As the autumn set in and the leaves began to change colors and fall, I realized that the busy summer had flown by without my even starting on a hobby project that I have been thinking about since last winter. I grabbed the camera and took a long walk around the neighborhood. I took pictures of every different tree I could find.
I often am talking to one homeowner or another about a laundry list of items they have questions about. Now and again, a tree in their yard will come into question. Sometimes, the tree needs to be trimmed or come down altogether. I can normally name the tree type, but once in a while I come across one that I can’t identify. So I thought the idea of cataloging the neighborhood trees would be fun and educational for me and also be a good resource for friends and neighbors who, like me, wanted to identify the trees in our neighborhood. I welcome readers of the blog to submit pictures of their trees in Capitol Hill, especially if it is of a type I have not yet identified.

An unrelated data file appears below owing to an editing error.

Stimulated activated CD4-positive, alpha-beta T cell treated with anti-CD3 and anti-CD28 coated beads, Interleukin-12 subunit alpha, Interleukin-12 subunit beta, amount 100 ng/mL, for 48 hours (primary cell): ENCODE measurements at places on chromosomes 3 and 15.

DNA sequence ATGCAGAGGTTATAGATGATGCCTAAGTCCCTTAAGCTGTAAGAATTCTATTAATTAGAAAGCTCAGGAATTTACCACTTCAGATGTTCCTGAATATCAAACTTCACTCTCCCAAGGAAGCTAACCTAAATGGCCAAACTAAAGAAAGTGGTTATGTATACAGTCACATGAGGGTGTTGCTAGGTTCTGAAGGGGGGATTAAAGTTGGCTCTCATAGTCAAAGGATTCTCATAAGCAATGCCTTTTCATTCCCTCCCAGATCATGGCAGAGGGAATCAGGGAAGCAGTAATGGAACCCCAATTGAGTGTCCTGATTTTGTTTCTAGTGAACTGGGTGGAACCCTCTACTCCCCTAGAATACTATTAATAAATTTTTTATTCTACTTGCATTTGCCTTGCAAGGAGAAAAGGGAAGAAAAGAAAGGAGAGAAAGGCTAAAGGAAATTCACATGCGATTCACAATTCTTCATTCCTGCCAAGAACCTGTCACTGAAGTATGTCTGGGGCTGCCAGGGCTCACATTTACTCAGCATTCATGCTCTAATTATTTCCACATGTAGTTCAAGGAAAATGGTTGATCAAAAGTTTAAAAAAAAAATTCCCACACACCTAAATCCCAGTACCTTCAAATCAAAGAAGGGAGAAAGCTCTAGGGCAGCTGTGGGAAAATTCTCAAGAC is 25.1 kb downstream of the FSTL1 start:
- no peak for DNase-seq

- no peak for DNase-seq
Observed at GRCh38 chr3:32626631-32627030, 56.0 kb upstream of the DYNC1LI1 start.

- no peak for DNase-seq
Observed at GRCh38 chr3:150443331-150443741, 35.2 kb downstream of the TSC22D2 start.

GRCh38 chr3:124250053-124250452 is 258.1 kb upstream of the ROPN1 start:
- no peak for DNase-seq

Interestingly, many blocks have one type of tree that was planted up and down the block. There are also commonly a handful of miscellaneous trees sprinkled in, which the homeowners have planted over the years.
My block is filled with a bunch of Ginkgo trees. They look great in the late autumn. The leaves turn yellow, later then most other trees. The block looks great when all the leaves are yellow at the same time. Like some other species, the Ginkgo trees have a specific gender. Only the female trees produce fruits. Generally, in the city, people try not to plant the female ones because the fruits rot on the street and do not smell good.
The pin oak tree is very common both in Capitol Hill and in greater DC as well.
Common maples in DC are the Silver Maple and the Sugar Maple.
White oak, black oak, and chestnut oak are also very common.